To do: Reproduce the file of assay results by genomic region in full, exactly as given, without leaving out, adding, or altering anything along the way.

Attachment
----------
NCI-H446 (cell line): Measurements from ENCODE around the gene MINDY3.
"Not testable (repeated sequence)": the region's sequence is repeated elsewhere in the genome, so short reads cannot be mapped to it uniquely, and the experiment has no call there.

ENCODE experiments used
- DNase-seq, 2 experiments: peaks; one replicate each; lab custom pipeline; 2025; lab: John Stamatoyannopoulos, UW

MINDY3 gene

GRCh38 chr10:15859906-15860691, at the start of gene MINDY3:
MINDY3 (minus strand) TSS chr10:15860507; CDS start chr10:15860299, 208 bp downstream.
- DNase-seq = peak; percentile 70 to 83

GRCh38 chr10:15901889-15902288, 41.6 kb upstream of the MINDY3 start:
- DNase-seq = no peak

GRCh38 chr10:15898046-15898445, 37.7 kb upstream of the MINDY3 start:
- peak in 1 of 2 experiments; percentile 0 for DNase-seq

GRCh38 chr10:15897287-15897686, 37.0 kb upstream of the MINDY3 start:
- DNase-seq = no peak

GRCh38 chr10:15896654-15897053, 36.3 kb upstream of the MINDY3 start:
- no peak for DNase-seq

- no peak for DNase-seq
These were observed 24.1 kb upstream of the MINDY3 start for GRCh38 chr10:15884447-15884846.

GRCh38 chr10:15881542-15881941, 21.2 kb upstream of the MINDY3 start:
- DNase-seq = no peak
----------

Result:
NCI-H446 (cell line): Measurements from ENCODE around the gene MINDY3.
"Not testable (repeated sequence)": the region's sequence is repeated elsewhere in the genome, so short reads cannot be mapped to it uniquely, and the experiment has no call there.

ENCODE experiments used
- DNase-seq, 2 experiments: peaks; one replicate each; lab custom pipeline; 2025; lab: John Stamatoyannopoulos, UW

MINDY3 gene

GRCh38 chr10:15859906-15860691, at the start of gene MINDY3:
MINDY3 (minus strand) TSS chr10:15860507; CDS start chr10:15860299, 208 bp downstream.
- DNase-seq = peak; percentile 70 to 83

GRCh38 chr10:15901889-15902288, 41.6 kb upstream of the MINDY3 start:
- DNase-seq = no peak

GRCh38 chr10:15898046-15898445, 37.7 kb upstream of the MINDY3 start:
- peak in 1 of 2 experiments; percentile 0 for DNase-seq

GRCh38 chr10:15897287-15897686, 37.0 kb upstream of the MINDY3 start:
- DNase-seq = no peak

GRCh38 chr10:15896654-15897053, 36.3 kb upstream of the MINDY3 start:
- no peak for DNase-seq

- no peak for DNase-seq
These were observed 24.1 kb upstream of the MINDY3 start for GRCh38 chr10:15884447-15884846.

GRCh38 chr10:15881542-15881941, 21.2 kb upstream of the MINDY3 start:
- DNase-seq = no peak